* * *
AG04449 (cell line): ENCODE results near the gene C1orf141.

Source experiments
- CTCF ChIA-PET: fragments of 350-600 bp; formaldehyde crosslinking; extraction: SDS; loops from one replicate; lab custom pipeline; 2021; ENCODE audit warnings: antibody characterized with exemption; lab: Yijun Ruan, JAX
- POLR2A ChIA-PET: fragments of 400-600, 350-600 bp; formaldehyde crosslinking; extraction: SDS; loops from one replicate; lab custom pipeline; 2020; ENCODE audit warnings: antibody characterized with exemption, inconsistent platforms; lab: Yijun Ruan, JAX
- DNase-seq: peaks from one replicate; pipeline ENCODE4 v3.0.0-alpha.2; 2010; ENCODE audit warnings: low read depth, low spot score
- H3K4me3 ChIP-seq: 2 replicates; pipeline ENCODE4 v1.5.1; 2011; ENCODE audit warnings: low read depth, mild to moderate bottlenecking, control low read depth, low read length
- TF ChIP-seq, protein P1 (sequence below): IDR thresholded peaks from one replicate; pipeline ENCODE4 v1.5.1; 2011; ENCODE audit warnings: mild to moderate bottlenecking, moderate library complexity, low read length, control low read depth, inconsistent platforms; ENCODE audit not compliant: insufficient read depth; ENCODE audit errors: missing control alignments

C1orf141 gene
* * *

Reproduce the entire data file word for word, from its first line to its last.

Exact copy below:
AG04449 (cell line): ENCODE results near the gene C1orf141.

Source experiments
- CTCF ChIA-PET: fragments of 350-600 bp; formaldehyde crosslinking; extraction: SDS; loops from one replicate; lab custom pipeline; 2021; ENCODE audit warnings: antibody characterized with exemption; lab: Yijun Ruan, JAX
- POLR2A ChIA-PET: fragments of 400-600, 350-600 bp; formaldehyde crosslinking; extraction: SDS; loops from one replicate; lab custom pipeline; 2020; ENCODE audit warnings: antibody characterized with exemption, inconsistent platforms; lab: Yijun Ruan, JAX
- DNase-seq: peaks from one replicate; pipeline ENCODE4 v3.0.0-alpha.2; 2010; ENCODE audit warnings: low read depth, low spot score
- H3K4me3 ChIP-seq: 2 replicates; pipeline ENCODE4 v1.5.1; 2011; ENCODE audit warnings: low read depth, mild to moderate bottlenecking, control low read depth, low read length
- TF ChIP-seq, protein P1 (sequence below): IDR thresholded peaks from one replicate; pipeline ENCODE4 v1.5.1; 2011; ENCODE audit warnings: mild to moderate bottlenecking, moderate library complexity, low read length, control low read depth, inconsistent platforms; ENCODE audit not compliant: insufficient read depth; ENCODE audit errors: missing control alignments

C1orf141 gene